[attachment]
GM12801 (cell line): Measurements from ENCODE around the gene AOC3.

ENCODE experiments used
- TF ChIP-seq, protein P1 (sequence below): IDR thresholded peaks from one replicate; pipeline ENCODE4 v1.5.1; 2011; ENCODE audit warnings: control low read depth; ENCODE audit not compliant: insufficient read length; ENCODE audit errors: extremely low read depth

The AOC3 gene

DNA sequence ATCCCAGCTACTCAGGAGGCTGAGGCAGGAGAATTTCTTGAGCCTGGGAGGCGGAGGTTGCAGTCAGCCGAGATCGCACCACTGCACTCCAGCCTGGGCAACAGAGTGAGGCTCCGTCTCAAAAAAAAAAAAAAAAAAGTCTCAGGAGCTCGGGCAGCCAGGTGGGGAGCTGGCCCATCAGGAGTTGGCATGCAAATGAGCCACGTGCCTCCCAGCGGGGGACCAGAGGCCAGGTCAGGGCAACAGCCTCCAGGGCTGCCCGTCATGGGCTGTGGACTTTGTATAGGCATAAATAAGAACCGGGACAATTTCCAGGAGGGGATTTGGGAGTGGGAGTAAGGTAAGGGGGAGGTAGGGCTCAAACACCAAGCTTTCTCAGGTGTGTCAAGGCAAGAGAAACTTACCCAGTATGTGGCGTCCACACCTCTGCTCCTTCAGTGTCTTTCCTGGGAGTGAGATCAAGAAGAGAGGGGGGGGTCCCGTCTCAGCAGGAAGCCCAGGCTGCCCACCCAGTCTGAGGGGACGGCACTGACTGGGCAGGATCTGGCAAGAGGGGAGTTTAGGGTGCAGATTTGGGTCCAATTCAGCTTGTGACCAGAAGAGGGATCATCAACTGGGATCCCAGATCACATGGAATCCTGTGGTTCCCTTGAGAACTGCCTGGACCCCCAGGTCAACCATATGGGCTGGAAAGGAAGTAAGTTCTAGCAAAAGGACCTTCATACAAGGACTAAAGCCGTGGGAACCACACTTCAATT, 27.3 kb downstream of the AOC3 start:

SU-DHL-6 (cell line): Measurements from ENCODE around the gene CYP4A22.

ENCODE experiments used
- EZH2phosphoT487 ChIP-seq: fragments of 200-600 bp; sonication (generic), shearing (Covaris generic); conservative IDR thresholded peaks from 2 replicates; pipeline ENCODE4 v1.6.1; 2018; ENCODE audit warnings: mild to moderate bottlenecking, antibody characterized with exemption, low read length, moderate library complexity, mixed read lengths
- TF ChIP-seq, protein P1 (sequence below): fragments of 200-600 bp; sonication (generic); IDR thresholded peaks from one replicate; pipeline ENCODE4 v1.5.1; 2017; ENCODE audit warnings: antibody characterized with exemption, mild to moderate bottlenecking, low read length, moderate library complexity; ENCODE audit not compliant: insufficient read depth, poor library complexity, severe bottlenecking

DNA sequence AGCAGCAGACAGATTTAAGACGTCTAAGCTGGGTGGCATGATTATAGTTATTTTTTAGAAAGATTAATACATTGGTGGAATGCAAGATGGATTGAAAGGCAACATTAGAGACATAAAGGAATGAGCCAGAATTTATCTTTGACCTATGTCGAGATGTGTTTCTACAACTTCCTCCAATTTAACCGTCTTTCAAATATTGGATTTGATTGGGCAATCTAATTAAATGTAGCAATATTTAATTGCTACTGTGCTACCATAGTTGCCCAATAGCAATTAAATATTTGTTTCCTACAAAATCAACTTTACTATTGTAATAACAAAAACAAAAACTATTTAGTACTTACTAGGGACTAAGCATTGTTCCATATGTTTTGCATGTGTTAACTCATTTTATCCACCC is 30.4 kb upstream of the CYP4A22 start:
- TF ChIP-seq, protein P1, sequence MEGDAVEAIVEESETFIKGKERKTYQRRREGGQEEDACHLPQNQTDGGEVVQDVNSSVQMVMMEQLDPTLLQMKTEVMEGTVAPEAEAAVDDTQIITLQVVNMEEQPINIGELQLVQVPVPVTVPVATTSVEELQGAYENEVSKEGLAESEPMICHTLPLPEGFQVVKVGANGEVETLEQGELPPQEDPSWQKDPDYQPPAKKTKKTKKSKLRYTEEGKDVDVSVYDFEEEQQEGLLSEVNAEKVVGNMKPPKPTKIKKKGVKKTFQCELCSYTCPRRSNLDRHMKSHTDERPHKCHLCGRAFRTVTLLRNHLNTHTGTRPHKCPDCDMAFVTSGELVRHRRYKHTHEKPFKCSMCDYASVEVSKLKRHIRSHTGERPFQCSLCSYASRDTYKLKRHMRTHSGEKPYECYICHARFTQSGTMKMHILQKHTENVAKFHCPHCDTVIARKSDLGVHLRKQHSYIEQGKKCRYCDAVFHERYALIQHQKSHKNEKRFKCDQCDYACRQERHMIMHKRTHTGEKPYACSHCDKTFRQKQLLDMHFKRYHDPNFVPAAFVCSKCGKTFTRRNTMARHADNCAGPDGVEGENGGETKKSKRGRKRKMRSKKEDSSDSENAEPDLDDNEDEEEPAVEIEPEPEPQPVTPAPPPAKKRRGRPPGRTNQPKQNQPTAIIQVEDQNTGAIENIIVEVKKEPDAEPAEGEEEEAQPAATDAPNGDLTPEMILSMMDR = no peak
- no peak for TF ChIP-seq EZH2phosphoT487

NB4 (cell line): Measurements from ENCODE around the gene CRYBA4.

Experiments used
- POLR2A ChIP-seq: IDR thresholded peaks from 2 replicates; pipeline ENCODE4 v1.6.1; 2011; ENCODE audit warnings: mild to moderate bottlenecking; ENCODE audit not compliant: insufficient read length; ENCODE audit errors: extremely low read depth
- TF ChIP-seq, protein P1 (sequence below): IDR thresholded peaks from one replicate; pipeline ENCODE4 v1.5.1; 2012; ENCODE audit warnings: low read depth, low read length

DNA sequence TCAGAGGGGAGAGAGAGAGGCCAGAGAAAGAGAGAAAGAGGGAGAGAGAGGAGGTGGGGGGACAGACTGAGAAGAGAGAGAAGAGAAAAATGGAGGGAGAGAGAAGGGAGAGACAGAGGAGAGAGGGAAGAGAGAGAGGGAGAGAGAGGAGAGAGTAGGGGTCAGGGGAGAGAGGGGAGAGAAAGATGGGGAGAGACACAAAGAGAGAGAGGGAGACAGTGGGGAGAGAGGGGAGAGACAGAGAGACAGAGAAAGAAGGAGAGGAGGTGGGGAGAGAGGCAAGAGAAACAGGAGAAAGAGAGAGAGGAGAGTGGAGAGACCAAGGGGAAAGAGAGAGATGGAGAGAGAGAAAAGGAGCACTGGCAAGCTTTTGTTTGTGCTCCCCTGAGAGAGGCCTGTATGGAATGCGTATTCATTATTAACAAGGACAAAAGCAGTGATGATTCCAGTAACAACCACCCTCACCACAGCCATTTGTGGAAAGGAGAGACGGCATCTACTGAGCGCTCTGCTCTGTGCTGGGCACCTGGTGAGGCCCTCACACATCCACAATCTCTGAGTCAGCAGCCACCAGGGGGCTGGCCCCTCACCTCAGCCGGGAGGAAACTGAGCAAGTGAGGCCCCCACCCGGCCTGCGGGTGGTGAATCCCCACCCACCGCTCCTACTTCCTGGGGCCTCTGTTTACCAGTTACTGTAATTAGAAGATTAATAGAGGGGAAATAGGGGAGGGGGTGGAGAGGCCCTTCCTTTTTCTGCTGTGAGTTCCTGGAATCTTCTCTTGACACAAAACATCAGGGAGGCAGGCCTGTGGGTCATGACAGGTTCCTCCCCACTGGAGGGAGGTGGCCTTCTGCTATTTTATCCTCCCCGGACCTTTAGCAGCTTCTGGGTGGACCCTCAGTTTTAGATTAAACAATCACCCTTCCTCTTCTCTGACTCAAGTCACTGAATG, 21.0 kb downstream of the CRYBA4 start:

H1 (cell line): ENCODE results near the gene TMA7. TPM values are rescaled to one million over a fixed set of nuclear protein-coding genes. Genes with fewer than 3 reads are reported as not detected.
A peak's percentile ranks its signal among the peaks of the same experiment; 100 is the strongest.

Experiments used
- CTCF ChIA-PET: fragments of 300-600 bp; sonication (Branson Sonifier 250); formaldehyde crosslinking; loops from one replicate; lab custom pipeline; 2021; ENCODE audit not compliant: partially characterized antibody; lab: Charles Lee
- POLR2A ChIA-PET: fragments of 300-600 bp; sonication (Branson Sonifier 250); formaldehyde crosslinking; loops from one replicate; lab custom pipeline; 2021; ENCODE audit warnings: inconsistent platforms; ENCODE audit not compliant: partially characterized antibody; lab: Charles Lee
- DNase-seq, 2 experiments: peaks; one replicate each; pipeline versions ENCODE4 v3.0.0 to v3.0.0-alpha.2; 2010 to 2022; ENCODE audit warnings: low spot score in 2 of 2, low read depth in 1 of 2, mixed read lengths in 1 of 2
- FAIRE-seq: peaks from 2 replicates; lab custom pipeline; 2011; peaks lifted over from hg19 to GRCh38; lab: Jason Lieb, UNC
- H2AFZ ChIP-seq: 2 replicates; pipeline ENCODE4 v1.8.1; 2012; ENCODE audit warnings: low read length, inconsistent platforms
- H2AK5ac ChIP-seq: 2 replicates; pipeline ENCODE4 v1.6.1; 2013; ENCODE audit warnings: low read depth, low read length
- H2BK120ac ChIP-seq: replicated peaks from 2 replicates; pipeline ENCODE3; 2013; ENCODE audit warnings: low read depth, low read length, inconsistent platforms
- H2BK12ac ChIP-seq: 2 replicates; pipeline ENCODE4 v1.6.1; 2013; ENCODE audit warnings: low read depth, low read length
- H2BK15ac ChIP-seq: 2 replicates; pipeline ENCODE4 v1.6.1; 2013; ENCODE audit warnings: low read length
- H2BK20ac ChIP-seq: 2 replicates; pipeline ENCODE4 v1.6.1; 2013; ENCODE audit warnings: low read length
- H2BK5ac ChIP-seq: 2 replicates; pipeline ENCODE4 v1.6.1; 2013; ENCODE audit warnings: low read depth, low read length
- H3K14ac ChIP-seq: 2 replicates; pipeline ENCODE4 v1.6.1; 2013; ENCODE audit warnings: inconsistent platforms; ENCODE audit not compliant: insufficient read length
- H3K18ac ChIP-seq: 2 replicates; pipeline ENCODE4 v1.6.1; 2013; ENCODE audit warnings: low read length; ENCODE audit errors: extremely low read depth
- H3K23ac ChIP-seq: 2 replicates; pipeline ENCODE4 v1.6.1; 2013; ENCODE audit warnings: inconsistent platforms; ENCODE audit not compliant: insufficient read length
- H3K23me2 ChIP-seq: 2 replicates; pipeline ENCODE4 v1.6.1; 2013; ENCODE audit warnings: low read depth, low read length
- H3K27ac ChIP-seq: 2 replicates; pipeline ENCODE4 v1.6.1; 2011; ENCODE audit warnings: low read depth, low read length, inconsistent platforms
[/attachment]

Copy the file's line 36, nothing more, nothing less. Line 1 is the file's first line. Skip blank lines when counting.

- H3K27ac ChIP-seq: 2 replicates; pipeline ENCODE4 v1.6.1; 2011; ENCODE audit warnings: low read depth, low read length, inconsistent platforms